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          1. Jerome Lawrence

            I do not blame Andromache for running out like a raving woman because she had her owns suspicions that Hektor was dead from before she saw his dead body being dragged by Achilles and she knew what future would await her and her child if her suspicions were correct.

        2. Alyssa Sohns

          I definitely agree, because with you Chris, Andromache was perhaps being a tad overdramatic about what would happen to her son, because as you said, it seems harsh and unlikely that he would be shunned by his fathers friends. The only reason that I would think he could possibly be shunned by his fathers equals is if he died unhonorably or something, but Hector would die most likely be at the hands of Achilles, and while its terrible to die, you might as well do it at the hands of the best fighter in all of Greece.

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        3. Cordelia Davies

          Absolutely Chris, it is a mother’s job to worry about her child. Your comment also got me thinking about, in a similar way, how people can be self-conscious sometimes and worry so much about how people will perceive, judge, and treat them. Andromache is worried that her son will be judged in the future. When put in perspective, it usually turns out that we are usually a lot harsher on ourselves, and in Andromache’s case her son, than the people around us.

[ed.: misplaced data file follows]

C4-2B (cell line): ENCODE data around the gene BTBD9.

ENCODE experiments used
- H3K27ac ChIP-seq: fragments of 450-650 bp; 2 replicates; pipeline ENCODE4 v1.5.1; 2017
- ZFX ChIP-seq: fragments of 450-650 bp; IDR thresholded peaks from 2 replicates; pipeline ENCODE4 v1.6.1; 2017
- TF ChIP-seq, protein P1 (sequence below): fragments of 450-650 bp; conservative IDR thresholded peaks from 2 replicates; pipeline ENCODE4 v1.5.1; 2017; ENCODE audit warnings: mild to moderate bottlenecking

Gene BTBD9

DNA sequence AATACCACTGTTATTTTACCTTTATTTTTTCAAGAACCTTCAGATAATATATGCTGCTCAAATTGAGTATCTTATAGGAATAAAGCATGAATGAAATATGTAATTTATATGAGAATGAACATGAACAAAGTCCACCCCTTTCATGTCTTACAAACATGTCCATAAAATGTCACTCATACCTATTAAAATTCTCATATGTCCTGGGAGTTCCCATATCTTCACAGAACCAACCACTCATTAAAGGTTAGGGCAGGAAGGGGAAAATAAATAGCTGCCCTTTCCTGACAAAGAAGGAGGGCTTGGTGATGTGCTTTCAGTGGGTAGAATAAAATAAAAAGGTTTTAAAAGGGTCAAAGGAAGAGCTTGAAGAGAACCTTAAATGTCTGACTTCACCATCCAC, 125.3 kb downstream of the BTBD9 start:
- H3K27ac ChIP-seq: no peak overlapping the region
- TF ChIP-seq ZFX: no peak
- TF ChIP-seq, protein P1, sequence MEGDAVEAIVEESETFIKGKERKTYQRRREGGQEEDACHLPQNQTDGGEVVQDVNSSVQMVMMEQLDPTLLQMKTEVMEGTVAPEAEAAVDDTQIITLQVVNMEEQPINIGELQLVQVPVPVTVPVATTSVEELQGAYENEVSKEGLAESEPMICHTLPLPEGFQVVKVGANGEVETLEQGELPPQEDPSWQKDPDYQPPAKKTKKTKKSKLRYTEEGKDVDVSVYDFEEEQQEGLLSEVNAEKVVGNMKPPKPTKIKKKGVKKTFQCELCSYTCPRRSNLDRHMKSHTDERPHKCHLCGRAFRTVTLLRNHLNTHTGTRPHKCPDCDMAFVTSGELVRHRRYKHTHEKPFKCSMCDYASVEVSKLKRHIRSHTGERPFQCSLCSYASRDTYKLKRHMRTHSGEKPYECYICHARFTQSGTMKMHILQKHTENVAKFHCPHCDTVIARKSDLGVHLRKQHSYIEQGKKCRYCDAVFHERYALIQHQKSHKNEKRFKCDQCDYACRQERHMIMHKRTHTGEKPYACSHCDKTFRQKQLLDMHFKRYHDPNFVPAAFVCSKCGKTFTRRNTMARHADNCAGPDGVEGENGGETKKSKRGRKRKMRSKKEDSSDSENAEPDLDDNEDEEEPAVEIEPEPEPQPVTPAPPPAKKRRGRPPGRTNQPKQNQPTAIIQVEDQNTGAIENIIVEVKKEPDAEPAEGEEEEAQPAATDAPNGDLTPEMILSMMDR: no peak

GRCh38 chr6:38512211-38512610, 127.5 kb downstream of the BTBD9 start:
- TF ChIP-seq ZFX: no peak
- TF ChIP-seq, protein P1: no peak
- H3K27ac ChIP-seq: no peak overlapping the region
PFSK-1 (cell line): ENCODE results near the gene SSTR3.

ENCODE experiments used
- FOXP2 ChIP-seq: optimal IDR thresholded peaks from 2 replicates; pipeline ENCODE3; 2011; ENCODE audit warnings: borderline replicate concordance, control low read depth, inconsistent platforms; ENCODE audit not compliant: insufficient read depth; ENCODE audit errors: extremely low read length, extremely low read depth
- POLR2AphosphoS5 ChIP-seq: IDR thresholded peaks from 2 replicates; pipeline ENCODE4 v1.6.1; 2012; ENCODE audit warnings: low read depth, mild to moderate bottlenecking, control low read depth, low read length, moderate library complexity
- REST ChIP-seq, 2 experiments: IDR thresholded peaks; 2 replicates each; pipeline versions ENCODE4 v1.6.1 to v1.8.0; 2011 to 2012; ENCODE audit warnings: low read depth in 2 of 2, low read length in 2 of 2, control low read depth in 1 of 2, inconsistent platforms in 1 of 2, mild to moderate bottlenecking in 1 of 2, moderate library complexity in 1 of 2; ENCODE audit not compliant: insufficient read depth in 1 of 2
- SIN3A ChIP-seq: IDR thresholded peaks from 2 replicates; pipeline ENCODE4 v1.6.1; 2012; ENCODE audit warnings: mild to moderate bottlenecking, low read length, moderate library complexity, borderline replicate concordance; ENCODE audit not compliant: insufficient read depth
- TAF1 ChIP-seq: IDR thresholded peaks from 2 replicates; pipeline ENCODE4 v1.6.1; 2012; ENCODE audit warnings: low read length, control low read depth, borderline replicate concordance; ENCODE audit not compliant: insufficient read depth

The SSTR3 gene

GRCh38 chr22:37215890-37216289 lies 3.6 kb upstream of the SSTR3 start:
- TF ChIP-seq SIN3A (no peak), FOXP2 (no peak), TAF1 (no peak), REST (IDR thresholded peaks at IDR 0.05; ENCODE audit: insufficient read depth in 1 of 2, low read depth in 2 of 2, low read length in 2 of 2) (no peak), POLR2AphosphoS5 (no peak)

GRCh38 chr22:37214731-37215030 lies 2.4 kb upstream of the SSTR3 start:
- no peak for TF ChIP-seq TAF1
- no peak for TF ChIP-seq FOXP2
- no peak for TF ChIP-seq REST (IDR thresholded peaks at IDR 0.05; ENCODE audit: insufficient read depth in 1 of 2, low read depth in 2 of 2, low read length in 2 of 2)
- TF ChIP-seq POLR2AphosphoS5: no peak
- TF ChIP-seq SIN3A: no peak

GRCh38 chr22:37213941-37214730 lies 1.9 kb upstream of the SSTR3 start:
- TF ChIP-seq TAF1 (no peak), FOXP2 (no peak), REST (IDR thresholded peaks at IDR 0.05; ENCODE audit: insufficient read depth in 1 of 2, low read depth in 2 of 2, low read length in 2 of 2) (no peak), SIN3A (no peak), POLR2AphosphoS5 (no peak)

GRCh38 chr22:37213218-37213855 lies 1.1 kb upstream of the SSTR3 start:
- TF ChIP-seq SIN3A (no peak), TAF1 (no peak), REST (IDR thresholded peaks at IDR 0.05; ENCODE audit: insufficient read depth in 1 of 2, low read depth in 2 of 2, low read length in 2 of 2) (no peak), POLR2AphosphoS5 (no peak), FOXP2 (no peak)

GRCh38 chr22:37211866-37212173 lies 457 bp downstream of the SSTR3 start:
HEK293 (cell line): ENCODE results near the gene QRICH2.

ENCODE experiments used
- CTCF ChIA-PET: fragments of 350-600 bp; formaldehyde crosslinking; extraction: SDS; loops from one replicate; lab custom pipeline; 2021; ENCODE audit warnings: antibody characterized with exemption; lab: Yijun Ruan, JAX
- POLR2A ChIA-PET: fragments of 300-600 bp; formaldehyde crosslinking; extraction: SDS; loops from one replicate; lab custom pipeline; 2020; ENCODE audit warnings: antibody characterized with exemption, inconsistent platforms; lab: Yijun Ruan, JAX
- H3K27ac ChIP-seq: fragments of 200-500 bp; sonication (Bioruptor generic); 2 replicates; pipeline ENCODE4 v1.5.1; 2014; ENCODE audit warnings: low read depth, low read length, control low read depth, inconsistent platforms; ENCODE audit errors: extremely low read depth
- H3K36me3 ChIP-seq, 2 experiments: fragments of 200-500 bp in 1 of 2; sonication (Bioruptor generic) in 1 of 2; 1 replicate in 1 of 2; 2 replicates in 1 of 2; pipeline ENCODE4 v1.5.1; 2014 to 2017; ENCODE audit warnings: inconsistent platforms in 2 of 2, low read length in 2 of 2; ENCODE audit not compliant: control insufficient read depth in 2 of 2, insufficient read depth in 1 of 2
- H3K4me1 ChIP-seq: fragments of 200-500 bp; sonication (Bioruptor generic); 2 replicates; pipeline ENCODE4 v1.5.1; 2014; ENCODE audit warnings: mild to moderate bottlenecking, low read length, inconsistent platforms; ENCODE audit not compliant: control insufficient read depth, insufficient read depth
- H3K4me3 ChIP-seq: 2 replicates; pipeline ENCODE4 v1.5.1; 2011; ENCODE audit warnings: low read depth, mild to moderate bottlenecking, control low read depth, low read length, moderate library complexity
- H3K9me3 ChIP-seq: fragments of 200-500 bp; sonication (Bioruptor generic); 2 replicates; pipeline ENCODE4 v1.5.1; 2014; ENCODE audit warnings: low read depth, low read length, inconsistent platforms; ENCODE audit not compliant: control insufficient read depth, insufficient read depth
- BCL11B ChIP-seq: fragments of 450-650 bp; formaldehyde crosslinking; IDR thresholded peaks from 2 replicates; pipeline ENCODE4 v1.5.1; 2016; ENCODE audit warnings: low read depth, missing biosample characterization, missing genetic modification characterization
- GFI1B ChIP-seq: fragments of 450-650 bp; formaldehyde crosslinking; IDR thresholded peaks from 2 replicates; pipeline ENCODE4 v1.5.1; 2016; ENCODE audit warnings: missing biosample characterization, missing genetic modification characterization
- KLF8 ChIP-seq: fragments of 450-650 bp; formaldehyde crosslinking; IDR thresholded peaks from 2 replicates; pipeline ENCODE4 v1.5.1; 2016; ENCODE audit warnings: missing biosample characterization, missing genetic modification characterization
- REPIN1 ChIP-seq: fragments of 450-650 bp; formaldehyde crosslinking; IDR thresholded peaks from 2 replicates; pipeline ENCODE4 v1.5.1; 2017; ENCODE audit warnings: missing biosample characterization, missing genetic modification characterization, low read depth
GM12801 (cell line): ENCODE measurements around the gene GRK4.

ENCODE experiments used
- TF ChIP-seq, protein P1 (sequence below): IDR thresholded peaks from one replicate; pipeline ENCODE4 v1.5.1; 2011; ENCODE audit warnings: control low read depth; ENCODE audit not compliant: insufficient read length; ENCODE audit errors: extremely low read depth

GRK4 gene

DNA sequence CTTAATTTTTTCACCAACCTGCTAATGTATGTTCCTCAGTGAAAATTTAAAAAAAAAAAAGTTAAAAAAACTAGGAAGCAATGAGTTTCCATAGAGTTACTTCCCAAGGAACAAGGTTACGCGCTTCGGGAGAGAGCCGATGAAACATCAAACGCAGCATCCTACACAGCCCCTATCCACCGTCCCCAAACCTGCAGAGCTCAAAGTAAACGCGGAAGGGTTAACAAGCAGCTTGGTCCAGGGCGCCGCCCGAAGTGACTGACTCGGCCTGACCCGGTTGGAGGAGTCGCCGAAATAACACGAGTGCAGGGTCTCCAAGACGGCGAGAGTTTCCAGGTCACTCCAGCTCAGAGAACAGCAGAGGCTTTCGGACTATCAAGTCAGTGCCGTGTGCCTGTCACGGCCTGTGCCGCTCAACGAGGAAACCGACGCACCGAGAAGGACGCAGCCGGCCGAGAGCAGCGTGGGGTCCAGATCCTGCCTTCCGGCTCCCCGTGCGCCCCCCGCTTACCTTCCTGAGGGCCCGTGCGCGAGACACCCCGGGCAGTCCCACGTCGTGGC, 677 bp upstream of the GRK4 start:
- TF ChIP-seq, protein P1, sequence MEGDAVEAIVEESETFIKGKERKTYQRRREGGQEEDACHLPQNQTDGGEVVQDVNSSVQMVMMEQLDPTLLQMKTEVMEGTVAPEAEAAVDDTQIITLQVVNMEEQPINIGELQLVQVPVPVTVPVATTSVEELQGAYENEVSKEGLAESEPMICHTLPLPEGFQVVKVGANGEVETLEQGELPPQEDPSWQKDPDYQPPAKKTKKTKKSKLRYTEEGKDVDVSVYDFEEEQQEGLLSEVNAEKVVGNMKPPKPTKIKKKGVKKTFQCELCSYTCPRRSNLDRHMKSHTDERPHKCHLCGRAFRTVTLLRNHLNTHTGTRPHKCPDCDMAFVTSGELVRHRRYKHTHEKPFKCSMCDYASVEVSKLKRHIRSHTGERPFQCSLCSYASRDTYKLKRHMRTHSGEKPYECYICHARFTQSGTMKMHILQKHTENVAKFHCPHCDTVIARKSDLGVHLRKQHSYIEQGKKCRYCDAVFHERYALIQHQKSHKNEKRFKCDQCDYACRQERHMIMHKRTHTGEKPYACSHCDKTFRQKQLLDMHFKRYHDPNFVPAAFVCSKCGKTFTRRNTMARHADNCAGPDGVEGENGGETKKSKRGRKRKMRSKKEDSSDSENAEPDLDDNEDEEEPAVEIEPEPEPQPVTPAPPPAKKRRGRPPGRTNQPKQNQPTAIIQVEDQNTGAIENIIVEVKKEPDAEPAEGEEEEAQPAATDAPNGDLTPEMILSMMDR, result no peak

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    2. Chris Grass

      Joseph, I think this is an excellent post, you managed to cover all the material and link it together very succinctly. I think it’s valuable to revisit the scene of Andromache’s first lament at this point in the Iliad. After Hector kills Patroclus, I personally saw him in a different light. This was primarily due to the inglorious way Hector killed patroclus (vaunting over a man who had been wounded by a god and fellow warrior first). Revisiting this scene re-humanized Hector in my eyes. The fact that he went out to fight knowing his own death was certain and his family would be ruined would have been and extremely difficult choice. In Andromache’s second lament we get a more graphic description of the unpleasantness that awaits Hectors family as a consequence of his decision.

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  2. Rashaad Sewell